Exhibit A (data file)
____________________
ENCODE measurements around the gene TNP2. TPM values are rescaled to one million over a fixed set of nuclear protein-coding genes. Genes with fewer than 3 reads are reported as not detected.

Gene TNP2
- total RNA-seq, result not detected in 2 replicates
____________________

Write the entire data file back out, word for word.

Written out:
ENCODE measurements around the gene TNP2. TPM values are rescaled to one million over a fixed set of nuclear protein-coding genes. Genes with fewer than 3 reads are reported as not detected.

Gene TNP2
- total RNA-seq, result not detected in 2 replicates